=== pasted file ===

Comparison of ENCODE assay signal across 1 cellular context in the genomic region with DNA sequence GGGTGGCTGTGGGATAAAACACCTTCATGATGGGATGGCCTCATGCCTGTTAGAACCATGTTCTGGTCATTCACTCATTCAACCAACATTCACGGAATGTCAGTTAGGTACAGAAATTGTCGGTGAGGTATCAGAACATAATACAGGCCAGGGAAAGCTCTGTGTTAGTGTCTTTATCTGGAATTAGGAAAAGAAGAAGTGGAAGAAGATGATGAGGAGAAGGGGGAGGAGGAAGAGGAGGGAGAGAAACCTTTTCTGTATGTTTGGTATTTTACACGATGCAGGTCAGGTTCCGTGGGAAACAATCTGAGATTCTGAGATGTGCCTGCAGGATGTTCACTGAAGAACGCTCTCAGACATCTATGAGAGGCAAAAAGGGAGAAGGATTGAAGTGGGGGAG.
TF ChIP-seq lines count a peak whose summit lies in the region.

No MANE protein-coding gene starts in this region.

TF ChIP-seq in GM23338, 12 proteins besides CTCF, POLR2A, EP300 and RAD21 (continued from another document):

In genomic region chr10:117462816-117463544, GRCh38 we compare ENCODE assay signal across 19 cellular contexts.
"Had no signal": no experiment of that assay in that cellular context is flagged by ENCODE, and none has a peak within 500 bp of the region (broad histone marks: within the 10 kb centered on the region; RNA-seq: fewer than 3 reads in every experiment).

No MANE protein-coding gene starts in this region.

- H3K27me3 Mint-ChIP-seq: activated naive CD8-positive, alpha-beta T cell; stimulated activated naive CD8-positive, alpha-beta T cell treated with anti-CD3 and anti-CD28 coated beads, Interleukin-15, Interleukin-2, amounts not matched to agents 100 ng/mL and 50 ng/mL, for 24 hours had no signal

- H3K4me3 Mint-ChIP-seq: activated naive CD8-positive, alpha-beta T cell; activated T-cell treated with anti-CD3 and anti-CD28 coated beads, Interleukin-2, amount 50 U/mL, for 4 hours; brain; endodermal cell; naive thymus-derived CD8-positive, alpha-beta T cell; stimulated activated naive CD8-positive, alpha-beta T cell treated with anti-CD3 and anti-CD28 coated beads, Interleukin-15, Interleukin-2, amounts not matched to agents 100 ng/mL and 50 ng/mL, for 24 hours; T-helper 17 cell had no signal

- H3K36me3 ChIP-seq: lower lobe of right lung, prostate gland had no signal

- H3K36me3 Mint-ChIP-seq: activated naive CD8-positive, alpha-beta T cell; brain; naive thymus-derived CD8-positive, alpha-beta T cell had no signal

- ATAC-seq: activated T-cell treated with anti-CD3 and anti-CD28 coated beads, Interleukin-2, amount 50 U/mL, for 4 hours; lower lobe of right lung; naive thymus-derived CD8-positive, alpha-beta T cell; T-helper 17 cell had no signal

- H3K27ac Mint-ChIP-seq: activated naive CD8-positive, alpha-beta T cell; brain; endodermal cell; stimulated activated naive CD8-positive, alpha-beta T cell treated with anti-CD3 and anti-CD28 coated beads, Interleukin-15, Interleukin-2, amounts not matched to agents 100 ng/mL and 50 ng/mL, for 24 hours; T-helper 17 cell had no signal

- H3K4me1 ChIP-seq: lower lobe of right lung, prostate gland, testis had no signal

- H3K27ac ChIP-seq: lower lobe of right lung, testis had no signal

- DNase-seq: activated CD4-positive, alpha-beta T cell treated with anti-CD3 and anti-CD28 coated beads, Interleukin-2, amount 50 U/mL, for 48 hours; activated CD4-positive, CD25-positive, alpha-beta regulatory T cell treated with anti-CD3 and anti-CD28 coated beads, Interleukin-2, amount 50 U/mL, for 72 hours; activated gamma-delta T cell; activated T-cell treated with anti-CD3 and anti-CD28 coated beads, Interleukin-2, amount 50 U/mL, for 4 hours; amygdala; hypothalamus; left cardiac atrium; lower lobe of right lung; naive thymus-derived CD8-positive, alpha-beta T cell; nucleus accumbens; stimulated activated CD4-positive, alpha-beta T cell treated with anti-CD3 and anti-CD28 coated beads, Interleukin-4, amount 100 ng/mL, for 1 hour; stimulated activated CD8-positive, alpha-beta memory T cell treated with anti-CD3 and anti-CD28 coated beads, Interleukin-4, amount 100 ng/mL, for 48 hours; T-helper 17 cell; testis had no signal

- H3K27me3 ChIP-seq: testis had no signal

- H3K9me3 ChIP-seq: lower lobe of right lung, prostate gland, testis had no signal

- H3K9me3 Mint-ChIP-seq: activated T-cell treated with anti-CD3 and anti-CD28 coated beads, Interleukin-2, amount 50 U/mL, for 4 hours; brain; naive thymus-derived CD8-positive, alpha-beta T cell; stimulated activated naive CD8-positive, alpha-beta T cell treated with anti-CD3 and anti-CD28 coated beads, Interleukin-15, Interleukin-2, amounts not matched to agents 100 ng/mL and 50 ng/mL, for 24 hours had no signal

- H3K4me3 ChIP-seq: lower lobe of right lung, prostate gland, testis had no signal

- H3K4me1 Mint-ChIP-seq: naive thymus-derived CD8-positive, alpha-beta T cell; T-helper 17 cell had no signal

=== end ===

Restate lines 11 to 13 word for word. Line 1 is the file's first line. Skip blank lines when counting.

- H3K36me3 Mint-ChIP-seq: activated naive CD8-positive, alpha-beta T cell; brain; naive thymus-derived CD8-positive, alpha-beta T cell had no signal

- ATAC-seq: activated T-cell treated with anti-CD3 and anti-CD28 coated beads, Interleukin-2, amount 50 U/mL, for 4 hours; lower lobe of right lung; naive thymus-derived CD8-positive, alpha-beta T cell; T-helper 17 cell had no signal

- H3K27ac Mint-ChIP-seq: activated naive CD8-positive, alpha-beta T cell; brain; endodermal cell; stimulated activated naive CD8-positive, alpha-beta T cell treated with anti-CD3 and anti-CD28 coated beads, Interleukin-15, Interleukin-2, amounts not matched to agents 100 ng/mL and 50 ng/mL, for 24 hours; T-helper 17 cell had no signal